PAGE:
BARCELONA, July 22 (Reuters) - Cellnex plans to
raise up to 4 billion euros ($4.63 billion) in new share capital
to finance an expansion of its infrastructure portfolio,
Europe's largest mobile phone towers operator said on Wednesday.
"The market opportunities for Cellnex continue to be
massive," chief executive Tobias Martinez said on a call with
analysts, saying that the increase was to fund potential mergers
Chief financial officer Jose Manuel Aisa said the "capacity
to do bigger deals is higher than last year" as the company has
Such acquisitions could take the form of multi-stage
operations to buy new infrastructure valued at up to 11 billion
euros, the Barcelona-based company said.
Cellnex's CEO Martinez said the company was not seeking
minority stakes in other groups unless there was a clear path to
control. He said the goal was to consolidate its presence in the
countries where it has operations already but that it was
keeping an eye open on new countries, such as Poland.
Cellnex will issue 101.4 million ordinary shares with a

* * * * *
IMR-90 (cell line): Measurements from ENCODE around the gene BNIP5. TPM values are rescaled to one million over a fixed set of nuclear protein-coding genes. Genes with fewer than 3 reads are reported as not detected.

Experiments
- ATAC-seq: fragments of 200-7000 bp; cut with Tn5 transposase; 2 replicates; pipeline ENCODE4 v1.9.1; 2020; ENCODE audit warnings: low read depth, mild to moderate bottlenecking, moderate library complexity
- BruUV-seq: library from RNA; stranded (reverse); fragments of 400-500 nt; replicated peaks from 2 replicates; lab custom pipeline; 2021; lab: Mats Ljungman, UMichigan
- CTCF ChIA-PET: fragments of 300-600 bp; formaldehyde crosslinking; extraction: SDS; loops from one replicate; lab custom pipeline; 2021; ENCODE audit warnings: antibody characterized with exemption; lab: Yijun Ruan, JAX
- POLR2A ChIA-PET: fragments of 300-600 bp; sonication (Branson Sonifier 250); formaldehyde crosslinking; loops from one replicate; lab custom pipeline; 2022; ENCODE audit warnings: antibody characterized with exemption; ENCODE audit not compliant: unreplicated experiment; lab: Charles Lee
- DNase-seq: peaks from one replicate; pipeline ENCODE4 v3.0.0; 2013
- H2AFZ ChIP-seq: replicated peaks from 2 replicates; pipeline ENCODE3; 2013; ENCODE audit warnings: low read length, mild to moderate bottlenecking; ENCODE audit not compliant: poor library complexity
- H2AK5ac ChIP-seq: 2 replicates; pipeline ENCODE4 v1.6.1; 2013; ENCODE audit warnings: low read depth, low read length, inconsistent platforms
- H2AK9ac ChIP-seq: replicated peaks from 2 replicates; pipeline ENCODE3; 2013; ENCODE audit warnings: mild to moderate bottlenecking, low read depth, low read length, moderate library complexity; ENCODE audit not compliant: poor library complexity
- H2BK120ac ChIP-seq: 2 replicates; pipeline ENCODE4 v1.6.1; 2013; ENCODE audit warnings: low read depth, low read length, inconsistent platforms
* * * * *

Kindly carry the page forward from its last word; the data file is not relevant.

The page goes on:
subscription price of 39.45 euros, a nearly 30% discount to its
Wednesday closing price.
At 4 billion euros, the increase is equivalent to around 18%
of the company's current market value.
Cellnex on Monday raised its 2020 guidance after completing
several investments and reported an increase in first-half core
earnings, but said it expected net losses in the coming
The group raised 3.7 billion euros last year through two
separate capital increases, which partially funded its purchase
of the telecoms division of Britain's Arqiva.
Cellnex has bought tens of thousands of phone towers across
Europe, controls more than 40,000 sites and is present in eight
countries. It is seen as a central player in any consolidation
of the European telecoms infrastructure market.
Spun off from Spanish infrastructure operator Abertis in
2015, Cellnex has expanded to reach a market capitalisation of
nearly 22 billion euros and become the fifth largest company on
the IBEX 35 blue-chip index.
($1 = 0.8639 euros)
(Reporting by Joan Faus, additional reporting by Jesus Aguado.
Editing by Jane Merriman)